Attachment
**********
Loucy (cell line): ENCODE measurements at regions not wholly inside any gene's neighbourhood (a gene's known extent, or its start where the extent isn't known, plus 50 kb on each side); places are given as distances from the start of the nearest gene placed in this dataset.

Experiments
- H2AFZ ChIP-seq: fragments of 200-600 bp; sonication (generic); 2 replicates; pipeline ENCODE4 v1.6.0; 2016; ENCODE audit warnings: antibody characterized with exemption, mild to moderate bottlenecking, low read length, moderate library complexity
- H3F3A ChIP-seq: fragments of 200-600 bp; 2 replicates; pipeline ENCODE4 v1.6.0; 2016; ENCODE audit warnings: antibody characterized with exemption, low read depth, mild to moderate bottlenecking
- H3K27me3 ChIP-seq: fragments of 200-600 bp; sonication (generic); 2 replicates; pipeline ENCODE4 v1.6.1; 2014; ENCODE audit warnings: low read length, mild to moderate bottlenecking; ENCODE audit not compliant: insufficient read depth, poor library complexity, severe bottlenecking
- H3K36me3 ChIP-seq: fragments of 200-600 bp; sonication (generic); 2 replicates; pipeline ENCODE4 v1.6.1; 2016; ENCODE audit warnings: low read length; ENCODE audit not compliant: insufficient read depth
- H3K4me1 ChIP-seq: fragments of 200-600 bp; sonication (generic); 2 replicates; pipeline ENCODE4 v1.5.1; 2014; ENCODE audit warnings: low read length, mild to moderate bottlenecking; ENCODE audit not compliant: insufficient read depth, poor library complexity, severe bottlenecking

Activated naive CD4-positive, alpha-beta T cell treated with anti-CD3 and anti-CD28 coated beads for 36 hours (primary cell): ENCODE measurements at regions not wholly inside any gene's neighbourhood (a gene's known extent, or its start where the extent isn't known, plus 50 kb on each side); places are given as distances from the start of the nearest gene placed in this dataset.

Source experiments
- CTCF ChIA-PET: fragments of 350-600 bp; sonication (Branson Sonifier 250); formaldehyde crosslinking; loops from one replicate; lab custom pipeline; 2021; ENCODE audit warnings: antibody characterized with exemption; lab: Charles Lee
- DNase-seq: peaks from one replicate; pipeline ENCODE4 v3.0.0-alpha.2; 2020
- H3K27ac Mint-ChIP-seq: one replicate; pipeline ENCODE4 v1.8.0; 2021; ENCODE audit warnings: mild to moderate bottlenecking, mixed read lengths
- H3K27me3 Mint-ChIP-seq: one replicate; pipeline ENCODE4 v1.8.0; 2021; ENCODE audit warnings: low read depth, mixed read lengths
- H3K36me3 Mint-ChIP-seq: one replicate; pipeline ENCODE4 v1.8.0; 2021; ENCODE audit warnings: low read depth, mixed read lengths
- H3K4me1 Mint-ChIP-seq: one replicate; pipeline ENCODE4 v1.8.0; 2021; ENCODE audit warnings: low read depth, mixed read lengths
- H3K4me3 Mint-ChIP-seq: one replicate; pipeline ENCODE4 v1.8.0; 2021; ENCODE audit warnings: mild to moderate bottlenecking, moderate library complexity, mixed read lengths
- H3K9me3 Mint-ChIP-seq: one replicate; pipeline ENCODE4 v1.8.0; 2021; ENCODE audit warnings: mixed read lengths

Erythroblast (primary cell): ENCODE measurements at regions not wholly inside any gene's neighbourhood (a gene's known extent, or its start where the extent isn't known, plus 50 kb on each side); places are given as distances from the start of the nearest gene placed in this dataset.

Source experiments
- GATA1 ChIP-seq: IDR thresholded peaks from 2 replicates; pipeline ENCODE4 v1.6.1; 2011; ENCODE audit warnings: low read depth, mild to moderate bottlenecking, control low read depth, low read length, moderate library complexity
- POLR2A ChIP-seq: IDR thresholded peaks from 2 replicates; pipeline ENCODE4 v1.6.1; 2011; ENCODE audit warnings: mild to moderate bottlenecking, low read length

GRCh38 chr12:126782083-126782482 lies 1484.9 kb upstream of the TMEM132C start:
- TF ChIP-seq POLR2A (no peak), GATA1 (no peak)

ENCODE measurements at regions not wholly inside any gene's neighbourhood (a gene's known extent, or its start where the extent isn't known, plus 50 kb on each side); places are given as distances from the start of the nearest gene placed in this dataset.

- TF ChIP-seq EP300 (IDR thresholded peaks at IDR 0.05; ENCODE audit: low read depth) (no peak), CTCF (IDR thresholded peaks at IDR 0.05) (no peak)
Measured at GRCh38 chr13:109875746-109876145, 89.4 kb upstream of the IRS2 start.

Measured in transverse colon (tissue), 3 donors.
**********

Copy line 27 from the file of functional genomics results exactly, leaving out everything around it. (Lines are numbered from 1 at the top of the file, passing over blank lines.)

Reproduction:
Measured in transverse colon (tissue), 3 donors.